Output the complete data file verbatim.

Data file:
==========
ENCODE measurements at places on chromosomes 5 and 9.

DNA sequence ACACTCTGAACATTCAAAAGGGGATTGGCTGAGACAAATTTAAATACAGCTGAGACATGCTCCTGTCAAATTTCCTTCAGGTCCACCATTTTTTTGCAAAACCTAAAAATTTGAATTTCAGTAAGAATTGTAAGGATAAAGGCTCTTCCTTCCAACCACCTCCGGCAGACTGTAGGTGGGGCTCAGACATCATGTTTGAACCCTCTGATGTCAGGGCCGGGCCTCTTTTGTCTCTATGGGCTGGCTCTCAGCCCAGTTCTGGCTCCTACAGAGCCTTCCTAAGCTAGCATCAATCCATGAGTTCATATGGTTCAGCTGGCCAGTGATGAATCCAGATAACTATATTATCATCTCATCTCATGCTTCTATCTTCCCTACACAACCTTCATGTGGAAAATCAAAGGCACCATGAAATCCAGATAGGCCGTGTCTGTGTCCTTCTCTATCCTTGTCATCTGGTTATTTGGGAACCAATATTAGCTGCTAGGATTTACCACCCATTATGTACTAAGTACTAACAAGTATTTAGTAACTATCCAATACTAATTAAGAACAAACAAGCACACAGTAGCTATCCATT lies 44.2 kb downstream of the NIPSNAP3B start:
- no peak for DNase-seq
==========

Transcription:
ENCODE measurements at places on chromosomes 5 and 9.

DNA sequence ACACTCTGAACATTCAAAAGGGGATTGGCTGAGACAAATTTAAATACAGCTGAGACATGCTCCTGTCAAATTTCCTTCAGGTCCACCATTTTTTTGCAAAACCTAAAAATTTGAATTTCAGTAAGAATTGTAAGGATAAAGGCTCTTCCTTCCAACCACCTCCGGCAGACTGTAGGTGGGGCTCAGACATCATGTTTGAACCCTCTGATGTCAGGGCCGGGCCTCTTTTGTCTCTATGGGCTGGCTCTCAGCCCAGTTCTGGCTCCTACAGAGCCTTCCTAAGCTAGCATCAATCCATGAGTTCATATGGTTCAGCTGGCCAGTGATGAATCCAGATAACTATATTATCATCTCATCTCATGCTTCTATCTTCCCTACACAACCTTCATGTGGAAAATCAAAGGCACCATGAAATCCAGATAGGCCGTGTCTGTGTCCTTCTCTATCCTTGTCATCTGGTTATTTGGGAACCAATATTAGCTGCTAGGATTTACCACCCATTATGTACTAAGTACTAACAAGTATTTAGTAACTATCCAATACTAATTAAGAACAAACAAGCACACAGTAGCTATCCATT lies 44.2 kb downstream of the NIPSNAP3B start:
- no peak for DNase-seq